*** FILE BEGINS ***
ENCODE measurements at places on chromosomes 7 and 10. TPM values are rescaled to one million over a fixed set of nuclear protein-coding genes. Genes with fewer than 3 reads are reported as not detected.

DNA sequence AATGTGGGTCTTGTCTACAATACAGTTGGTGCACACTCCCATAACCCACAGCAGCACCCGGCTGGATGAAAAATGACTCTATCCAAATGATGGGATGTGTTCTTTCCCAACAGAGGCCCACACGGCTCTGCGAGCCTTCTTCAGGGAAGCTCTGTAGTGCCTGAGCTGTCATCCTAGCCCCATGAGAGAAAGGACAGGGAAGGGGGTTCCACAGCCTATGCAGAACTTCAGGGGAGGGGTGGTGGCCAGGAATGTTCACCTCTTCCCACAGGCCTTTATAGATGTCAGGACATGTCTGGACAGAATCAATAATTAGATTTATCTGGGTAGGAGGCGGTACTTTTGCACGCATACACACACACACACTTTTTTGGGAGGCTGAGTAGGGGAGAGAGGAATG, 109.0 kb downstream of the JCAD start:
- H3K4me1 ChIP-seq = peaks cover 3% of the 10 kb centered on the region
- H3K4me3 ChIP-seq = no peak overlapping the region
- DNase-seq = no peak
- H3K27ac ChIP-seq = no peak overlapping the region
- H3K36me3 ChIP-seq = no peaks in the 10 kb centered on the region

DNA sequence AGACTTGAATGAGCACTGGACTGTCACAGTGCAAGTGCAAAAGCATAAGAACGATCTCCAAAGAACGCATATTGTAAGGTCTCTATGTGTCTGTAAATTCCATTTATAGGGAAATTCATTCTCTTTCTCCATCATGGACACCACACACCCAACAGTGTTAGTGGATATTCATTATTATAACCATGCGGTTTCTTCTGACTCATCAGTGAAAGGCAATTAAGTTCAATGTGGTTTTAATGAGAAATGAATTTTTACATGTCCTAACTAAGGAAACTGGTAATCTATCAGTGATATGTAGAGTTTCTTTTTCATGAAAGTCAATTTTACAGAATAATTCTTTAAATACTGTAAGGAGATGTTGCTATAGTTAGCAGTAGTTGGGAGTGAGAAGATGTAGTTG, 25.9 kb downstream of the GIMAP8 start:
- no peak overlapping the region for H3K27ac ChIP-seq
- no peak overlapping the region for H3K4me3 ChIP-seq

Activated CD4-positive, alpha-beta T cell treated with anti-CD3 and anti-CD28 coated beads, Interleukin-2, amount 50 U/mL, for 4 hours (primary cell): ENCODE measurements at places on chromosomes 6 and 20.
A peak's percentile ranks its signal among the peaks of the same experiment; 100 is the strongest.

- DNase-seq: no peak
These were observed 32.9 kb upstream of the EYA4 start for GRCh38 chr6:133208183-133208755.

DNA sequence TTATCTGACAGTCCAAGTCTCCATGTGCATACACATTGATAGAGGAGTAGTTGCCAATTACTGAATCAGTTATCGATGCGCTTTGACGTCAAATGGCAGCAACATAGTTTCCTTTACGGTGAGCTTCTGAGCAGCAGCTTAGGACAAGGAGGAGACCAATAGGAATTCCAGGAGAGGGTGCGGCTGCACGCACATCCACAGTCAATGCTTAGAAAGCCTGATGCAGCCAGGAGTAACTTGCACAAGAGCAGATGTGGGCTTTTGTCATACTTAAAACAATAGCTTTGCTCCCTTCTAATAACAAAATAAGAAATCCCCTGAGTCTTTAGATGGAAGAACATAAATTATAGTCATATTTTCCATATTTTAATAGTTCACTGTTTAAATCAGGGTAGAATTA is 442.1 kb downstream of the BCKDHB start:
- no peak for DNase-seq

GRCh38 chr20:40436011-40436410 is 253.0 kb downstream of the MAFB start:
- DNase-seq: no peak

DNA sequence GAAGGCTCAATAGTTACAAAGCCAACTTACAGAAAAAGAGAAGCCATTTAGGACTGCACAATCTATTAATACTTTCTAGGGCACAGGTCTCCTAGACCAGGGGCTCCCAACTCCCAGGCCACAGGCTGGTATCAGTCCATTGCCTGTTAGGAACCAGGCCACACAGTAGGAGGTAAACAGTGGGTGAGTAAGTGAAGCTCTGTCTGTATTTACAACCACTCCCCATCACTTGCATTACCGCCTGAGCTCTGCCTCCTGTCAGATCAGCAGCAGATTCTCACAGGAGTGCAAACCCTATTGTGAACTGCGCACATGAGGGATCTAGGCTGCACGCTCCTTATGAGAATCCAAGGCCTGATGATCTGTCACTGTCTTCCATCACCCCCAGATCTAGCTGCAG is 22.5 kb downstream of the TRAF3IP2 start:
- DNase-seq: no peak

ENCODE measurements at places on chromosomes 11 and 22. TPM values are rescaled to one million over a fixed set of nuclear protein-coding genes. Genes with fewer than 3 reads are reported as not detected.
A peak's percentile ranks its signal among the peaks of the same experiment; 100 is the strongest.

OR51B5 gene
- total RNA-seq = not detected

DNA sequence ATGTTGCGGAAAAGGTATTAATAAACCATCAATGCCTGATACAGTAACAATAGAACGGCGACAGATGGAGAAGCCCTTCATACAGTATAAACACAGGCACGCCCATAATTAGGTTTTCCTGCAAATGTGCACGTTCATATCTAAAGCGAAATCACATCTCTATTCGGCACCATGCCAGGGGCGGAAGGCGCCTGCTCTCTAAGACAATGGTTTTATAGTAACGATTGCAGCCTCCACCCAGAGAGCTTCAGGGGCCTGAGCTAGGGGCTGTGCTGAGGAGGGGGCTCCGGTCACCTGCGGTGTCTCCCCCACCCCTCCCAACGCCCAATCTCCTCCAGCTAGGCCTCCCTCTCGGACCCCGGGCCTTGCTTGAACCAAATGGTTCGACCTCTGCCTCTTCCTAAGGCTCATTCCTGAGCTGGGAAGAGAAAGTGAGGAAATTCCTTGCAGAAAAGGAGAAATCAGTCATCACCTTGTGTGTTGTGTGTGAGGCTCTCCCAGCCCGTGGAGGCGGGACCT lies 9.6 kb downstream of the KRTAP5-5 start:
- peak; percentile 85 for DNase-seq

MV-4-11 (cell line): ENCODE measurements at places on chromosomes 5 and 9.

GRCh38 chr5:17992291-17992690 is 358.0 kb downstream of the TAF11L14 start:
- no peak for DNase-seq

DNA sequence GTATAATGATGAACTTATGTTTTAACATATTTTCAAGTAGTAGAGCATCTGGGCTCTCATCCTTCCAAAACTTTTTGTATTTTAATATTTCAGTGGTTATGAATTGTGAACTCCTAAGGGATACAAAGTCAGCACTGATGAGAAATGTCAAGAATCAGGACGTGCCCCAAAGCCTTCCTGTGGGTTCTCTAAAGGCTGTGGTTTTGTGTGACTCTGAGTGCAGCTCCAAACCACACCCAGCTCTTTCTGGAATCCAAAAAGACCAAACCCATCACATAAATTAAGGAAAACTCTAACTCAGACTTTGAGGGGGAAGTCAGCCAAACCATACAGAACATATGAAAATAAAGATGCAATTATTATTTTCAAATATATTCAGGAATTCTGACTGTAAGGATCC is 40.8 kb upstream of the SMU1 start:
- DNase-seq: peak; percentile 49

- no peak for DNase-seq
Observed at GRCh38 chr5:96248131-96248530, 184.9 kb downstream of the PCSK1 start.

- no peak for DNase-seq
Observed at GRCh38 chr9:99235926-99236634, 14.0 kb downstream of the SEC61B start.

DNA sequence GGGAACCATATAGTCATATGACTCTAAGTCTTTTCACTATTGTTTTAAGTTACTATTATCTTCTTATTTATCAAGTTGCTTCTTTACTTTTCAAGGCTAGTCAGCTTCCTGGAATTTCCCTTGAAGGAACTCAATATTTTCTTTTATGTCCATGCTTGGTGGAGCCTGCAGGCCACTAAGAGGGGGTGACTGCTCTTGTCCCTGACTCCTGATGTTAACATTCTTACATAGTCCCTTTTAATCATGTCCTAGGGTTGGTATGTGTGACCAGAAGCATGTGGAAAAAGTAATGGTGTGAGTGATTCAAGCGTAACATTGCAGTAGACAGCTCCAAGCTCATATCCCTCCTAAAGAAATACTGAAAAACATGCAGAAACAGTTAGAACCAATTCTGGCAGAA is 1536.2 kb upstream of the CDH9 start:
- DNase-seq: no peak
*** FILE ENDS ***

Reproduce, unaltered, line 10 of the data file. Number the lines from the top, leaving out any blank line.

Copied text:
- no peak overlapping the region for H3K4me3 ChIP-seq